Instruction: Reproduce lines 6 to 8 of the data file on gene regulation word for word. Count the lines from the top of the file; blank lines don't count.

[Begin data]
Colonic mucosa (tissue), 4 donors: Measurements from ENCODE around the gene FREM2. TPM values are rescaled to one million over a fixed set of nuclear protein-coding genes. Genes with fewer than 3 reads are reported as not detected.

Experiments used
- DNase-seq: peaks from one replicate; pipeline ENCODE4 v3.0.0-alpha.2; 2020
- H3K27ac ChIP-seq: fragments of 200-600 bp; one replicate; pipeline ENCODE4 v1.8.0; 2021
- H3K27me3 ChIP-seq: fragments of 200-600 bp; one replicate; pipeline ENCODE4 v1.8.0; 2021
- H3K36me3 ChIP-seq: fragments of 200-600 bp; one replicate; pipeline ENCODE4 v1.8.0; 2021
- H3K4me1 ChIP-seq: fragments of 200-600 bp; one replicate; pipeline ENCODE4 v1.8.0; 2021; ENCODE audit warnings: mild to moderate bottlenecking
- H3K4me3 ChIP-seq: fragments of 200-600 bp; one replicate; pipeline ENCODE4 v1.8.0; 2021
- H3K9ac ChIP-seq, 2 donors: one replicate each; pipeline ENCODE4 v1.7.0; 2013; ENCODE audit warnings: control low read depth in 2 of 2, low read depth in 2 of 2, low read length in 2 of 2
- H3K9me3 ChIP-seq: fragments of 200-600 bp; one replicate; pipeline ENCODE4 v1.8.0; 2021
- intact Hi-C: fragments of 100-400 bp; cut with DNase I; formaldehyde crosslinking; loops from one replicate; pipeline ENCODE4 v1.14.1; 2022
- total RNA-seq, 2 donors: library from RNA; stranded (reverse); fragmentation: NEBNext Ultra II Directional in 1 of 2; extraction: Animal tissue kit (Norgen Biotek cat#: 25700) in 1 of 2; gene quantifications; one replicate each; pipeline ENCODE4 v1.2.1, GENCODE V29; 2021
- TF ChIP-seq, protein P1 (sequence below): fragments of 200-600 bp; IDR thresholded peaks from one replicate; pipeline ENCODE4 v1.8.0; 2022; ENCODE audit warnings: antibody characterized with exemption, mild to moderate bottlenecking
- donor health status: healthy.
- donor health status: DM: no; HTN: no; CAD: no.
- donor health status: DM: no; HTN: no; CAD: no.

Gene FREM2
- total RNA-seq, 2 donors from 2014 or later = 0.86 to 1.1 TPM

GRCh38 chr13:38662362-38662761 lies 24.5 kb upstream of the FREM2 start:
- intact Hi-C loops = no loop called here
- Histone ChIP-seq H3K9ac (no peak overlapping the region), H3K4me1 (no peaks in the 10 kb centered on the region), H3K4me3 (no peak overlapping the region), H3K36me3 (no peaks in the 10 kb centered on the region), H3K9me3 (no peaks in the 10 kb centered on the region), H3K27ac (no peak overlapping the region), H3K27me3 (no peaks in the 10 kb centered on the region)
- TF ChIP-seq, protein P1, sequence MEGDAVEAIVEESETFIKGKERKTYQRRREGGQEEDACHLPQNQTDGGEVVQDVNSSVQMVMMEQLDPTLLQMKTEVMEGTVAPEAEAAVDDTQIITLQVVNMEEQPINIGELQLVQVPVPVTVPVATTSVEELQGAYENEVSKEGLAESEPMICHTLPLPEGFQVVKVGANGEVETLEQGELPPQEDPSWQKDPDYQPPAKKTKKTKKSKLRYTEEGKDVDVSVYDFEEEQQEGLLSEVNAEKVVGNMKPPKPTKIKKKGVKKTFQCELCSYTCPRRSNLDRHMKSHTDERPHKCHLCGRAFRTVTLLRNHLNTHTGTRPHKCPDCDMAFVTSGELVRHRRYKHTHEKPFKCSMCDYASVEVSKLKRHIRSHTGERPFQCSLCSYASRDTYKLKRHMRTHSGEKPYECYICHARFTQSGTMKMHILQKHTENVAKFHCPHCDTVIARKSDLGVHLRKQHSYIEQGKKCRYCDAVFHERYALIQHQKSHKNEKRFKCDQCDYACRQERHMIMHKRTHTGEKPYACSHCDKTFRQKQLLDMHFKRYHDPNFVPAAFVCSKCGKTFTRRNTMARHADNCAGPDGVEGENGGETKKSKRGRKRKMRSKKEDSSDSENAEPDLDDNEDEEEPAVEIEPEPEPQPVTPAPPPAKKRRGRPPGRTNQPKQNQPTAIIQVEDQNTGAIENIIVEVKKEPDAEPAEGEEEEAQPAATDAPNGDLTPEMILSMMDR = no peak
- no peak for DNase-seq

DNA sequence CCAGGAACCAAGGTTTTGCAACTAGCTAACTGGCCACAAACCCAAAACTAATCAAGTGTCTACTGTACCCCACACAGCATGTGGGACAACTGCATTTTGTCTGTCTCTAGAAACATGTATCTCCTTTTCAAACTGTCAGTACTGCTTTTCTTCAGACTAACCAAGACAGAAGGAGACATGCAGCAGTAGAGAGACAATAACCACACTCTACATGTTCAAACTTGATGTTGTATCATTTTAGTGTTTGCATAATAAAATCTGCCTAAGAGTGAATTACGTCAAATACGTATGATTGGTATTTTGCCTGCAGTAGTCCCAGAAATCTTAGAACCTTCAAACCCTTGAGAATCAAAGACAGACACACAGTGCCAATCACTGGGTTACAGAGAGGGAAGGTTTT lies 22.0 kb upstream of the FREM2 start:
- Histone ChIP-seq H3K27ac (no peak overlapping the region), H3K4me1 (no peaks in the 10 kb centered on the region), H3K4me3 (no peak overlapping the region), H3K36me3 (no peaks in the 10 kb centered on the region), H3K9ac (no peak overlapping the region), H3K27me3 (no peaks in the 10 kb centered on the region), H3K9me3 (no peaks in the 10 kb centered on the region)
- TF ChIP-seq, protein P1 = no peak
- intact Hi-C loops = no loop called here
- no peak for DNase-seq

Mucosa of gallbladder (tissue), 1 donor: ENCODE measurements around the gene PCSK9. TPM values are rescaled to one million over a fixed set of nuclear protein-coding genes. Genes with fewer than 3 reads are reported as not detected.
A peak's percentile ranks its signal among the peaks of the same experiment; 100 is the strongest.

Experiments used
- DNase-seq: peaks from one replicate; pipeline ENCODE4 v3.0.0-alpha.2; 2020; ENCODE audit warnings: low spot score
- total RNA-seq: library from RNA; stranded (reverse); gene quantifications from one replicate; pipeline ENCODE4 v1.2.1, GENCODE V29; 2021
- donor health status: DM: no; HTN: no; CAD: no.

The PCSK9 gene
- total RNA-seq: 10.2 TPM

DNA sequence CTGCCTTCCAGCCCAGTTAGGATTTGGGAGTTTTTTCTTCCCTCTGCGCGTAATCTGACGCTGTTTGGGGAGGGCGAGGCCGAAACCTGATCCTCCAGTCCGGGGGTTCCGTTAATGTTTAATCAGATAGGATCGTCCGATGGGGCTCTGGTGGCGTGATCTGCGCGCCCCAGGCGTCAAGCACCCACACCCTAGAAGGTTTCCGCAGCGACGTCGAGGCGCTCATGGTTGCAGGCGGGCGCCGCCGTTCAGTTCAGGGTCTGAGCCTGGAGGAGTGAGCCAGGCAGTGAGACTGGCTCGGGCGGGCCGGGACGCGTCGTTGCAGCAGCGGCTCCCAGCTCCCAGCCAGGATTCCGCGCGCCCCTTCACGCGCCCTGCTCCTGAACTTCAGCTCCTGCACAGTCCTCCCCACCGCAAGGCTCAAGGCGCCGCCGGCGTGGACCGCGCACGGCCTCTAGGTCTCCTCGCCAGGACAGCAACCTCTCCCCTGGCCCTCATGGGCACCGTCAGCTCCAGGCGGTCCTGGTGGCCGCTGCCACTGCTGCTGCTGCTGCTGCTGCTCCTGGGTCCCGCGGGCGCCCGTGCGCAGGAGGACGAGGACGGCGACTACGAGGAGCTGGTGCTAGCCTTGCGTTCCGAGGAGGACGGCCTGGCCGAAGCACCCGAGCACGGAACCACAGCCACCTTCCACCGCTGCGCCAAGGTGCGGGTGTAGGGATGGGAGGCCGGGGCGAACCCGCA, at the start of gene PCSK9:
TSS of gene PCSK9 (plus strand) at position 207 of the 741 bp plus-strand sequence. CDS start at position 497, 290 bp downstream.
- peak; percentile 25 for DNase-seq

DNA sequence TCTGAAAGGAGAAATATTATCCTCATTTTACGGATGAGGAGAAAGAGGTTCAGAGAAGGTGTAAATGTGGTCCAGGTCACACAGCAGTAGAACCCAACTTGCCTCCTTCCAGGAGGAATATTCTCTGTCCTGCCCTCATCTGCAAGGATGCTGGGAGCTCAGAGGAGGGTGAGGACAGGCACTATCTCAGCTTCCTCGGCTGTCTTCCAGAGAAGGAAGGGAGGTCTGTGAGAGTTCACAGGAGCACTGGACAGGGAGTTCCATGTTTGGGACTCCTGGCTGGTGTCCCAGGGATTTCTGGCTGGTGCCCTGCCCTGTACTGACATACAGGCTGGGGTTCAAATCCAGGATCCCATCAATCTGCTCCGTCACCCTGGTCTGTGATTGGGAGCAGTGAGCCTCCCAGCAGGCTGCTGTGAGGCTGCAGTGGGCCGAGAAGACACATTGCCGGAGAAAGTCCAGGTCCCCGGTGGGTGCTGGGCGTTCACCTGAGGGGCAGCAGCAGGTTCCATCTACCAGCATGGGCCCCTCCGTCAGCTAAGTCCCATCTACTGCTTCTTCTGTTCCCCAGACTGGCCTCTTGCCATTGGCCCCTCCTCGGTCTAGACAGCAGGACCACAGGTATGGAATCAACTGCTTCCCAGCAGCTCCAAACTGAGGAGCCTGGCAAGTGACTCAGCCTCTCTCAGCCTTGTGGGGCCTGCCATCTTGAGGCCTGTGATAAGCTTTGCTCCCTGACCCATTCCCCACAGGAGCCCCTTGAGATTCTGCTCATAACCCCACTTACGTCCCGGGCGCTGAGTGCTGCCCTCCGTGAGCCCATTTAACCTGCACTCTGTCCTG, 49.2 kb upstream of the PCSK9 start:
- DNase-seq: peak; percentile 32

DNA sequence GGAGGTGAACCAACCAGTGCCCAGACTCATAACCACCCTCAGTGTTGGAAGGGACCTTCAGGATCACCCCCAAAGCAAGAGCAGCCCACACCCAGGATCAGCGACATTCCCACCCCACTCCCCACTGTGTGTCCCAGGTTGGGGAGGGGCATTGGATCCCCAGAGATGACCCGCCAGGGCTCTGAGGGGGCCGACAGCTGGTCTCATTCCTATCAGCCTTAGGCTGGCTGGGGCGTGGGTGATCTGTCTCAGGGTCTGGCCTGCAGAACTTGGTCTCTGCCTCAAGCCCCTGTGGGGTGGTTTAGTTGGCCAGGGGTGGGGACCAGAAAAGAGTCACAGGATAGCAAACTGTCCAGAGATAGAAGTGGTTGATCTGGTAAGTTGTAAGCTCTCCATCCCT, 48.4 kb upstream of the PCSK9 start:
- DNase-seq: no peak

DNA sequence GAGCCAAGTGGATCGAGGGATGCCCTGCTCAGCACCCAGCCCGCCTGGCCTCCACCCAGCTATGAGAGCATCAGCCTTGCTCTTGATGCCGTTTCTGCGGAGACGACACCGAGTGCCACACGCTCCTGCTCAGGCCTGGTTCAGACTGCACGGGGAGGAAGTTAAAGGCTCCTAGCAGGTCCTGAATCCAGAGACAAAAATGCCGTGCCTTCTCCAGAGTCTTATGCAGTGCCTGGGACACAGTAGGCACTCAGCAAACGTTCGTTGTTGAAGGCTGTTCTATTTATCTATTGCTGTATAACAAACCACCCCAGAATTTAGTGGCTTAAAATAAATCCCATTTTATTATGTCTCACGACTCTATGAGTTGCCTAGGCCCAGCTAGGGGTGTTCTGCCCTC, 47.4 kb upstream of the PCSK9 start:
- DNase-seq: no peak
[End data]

- H3K36me3 ChIP-seq: fragments of 200-600 bp; one replicate; pipeline ENCODE4 v1.8.0; 2021
- H3K4me1 ChIP-seq: fragments of 200-600 bp; one replicate; pipeline ENCODE4 v1.8.0; 2021; ENCODE audit warnings: mild to moderate bottlenecking
- H3K4me3 ChIP-seq: fragments of 200-600 bp; one replicate; pipeline ENCODE4 v1.8.0; 2021